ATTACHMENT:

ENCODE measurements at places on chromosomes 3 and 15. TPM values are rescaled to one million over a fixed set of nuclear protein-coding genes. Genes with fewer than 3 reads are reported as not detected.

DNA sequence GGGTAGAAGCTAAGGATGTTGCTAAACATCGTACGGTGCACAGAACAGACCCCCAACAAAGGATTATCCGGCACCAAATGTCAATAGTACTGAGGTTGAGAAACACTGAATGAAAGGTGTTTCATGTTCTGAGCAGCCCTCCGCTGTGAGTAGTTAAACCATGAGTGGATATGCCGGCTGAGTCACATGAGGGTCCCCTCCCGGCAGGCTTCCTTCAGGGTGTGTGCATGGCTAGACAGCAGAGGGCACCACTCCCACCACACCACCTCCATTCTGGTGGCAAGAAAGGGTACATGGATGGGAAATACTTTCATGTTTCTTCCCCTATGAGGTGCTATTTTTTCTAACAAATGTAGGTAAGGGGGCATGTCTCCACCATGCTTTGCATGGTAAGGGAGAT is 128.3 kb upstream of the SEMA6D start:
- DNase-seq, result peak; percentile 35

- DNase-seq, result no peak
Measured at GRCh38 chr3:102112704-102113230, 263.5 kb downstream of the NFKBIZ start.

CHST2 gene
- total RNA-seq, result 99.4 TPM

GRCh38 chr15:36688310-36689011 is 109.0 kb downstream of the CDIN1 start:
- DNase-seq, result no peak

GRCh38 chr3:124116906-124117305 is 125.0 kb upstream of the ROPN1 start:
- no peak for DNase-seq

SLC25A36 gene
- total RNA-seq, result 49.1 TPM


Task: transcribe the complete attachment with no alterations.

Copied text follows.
ENCODE measurements at places on chromosomes 3 and 15. TPM values are rescaled to one million over a fixed set of nuclear protein-coding genes. Genes with fewer than 3 reads are reported as not detected.

DNA sequence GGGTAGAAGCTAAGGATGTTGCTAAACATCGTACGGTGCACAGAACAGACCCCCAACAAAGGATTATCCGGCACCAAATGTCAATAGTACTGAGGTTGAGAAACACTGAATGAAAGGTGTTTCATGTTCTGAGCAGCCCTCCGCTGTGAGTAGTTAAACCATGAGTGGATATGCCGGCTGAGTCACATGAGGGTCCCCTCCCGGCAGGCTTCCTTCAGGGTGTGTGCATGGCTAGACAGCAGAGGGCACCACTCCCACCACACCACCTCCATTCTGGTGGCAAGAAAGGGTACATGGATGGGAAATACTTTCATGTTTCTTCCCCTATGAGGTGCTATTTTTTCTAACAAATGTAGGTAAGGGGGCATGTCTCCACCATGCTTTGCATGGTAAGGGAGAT is 128.3 kb upstream of the SEMA6D start:
- DNase-seq, result peak; percentile 35

- DNase-seq, result no peak
Measured at GRCh38 chr3:102112704-102113230, 263.5 kb downstream of the NFKBIZ start.

CHST2 gene
- total RNA-seq, result 99.4 TPM

GRCh38 chr15:36688310-36689011 is 109.0 kb downstream of the CDIN1 start:
- DNase-seq, result no peak

GRCh38 chr3:124116906-124117305 is 125.0 kb upstream of the ROPN1 start:
- no peak for DNase-seq

SLC25A36 gene
- total RNA-seq, result 49.1 TPM